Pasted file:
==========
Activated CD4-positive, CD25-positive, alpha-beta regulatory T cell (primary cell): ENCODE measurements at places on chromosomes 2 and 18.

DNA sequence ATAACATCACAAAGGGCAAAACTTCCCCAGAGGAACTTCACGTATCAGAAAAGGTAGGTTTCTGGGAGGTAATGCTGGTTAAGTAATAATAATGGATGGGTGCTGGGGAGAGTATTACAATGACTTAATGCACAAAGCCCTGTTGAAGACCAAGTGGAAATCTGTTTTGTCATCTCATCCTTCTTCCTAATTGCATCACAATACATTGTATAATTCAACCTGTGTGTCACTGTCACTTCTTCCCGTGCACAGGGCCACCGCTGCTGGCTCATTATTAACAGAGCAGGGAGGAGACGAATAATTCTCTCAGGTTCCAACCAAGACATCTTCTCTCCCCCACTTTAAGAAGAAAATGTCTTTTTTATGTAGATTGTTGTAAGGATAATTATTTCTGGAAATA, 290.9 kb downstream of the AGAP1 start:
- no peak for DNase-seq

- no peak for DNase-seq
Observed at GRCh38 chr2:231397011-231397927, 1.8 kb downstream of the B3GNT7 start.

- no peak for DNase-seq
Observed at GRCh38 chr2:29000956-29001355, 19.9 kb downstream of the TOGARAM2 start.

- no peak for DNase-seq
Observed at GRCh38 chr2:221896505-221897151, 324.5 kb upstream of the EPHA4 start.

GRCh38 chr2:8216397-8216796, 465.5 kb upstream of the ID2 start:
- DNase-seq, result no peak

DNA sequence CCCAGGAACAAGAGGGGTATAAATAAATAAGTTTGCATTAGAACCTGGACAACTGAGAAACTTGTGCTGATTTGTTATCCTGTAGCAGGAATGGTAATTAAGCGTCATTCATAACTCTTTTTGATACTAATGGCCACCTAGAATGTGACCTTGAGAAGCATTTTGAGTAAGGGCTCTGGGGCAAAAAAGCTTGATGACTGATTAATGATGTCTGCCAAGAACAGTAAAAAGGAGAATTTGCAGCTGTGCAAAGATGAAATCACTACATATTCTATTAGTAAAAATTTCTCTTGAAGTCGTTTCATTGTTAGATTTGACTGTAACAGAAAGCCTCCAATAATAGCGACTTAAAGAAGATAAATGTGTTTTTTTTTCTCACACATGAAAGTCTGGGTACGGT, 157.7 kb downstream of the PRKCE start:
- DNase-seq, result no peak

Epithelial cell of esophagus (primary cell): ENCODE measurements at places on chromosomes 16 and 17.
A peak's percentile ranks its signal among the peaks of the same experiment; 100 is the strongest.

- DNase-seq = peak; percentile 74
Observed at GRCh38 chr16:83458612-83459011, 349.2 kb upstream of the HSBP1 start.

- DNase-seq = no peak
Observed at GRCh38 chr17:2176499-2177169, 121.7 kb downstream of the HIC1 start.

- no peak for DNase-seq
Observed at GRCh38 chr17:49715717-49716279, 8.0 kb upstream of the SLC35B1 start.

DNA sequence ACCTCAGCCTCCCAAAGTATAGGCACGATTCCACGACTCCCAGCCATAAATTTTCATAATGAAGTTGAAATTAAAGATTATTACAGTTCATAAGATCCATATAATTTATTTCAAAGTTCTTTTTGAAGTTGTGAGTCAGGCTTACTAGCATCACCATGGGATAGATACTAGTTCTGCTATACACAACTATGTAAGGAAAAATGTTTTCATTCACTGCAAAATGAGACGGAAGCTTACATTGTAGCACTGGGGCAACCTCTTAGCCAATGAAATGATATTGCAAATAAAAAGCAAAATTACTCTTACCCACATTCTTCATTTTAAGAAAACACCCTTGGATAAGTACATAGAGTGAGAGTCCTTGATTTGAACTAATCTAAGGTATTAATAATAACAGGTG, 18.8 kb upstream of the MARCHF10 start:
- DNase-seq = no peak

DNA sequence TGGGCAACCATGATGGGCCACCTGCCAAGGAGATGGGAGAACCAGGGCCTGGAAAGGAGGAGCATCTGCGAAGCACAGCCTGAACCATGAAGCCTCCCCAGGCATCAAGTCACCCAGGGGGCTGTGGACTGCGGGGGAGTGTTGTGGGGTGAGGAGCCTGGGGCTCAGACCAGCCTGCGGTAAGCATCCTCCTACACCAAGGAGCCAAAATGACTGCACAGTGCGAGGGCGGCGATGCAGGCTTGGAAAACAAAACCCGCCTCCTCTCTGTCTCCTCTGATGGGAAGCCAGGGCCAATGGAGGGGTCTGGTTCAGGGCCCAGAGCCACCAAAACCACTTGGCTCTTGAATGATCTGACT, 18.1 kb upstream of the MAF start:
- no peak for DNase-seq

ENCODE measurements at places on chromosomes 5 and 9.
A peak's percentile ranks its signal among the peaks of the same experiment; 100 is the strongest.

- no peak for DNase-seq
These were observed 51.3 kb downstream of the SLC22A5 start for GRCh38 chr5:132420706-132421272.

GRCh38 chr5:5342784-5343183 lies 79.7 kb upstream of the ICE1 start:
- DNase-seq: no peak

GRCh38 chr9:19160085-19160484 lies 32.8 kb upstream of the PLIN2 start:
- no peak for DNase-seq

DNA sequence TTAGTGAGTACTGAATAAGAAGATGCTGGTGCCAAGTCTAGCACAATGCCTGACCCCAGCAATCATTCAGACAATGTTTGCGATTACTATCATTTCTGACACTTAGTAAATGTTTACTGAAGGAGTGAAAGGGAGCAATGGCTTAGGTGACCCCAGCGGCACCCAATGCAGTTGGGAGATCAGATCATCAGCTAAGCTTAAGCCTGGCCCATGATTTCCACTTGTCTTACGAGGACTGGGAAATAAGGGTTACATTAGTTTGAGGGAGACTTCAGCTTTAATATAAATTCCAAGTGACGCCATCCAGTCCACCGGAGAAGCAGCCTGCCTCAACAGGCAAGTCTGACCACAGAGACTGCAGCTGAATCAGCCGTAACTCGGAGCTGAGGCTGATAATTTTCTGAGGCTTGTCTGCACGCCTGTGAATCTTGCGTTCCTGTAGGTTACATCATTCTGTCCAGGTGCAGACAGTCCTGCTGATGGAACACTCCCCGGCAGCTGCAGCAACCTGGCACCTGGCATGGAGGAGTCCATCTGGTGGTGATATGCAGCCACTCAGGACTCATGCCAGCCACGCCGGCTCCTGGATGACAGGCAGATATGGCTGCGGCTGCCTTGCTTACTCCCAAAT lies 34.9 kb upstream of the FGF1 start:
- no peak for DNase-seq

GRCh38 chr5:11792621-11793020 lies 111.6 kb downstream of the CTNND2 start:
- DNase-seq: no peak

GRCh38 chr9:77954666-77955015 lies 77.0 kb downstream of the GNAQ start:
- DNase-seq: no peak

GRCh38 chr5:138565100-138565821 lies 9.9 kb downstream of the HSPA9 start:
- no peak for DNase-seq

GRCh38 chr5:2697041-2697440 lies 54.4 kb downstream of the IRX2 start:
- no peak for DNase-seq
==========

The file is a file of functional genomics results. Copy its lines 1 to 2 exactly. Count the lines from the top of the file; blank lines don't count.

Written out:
Activated CD4-positive, CD25-positive, alpha-beta regulatory T cell (primary cell): ENCODE measurements at places on chromosomes 2 and 18.

DNA sequence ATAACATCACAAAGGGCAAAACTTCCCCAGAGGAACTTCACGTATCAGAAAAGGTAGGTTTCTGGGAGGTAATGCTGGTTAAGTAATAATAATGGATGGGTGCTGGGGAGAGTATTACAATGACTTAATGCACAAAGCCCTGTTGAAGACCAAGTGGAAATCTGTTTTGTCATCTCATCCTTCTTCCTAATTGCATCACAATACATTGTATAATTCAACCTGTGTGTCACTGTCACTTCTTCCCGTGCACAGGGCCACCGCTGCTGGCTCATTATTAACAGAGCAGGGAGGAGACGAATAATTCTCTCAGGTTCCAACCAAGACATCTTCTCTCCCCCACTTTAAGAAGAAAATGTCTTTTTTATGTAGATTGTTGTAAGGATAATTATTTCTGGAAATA, 290.9 kb downstream of the AGAP1 start: